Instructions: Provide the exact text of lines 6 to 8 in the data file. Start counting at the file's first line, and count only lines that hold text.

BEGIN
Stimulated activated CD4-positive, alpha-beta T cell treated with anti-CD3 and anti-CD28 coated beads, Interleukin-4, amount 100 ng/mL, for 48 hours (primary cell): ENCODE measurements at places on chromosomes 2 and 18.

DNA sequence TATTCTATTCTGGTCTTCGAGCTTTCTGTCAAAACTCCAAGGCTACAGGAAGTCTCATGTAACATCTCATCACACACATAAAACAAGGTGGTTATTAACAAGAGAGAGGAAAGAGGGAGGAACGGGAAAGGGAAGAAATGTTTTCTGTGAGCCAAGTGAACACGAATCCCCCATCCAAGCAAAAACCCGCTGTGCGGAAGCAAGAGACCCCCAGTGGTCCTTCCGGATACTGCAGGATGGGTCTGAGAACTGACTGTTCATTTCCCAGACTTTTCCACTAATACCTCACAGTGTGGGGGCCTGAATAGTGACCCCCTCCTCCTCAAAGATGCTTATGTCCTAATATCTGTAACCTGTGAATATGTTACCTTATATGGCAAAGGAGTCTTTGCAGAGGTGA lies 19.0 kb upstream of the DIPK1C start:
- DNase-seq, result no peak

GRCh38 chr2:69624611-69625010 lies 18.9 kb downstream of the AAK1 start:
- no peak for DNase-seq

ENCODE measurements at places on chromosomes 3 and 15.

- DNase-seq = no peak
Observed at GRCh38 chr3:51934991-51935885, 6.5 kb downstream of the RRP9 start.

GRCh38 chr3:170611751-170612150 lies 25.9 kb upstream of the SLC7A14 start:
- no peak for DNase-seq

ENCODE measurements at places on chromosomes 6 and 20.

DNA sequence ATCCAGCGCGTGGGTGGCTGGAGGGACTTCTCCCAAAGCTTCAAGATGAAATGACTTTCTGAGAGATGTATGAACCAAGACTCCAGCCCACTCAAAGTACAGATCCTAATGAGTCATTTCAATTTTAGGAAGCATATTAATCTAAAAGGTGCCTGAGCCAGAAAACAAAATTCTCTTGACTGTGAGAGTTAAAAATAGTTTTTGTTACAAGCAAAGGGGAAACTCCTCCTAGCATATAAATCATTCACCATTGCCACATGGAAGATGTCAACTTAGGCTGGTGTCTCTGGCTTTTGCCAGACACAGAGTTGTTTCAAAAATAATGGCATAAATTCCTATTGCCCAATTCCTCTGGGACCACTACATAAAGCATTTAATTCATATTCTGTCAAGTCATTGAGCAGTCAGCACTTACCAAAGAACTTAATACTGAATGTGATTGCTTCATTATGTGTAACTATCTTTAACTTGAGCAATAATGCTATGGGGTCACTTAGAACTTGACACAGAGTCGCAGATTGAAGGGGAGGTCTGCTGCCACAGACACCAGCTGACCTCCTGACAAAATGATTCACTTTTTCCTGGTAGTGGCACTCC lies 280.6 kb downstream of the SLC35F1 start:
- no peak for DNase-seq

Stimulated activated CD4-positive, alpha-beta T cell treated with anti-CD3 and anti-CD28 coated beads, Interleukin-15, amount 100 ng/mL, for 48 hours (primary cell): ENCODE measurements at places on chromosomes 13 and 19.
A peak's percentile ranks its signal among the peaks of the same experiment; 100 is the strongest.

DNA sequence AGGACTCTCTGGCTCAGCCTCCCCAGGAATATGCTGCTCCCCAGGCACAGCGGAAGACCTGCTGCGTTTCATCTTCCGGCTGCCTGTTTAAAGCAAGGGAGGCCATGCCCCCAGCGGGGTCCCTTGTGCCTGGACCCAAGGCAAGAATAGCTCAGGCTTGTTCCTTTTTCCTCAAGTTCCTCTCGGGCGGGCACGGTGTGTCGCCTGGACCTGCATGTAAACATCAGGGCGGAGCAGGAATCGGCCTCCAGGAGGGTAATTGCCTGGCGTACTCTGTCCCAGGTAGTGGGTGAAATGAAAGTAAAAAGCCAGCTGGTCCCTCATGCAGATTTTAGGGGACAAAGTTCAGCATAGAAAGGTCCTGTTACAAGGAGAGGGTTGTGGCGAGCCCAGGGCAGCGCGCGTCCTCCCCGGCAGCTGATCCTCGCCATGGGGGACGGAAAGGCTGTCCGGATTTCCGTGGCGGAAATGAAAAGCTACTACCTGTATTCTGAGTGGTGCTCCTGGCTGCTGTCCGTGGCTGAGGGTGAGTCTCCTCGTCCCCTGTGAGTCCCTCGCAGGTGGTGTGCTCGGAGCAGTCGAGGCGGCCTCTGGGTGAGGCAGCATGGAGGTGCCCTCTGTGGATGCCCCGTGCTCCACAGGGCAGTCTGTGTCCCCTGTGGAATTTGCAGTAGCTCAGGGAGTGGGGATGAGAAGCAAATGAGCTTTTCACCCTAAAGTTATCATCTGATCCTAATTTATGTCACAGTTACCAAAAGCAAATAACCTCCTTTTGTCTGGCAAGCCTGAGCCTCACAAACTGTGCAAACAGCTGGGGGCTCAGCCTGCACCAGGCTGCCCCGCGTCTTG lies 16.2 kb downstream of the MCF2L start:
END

ENCODE measurements at places on chromosomes 3 and 15.

- DNase-seq = no peak
Observed at GRCh38 chr3:51934991-51935885, 6.5 kb downstream of the RRP9 start.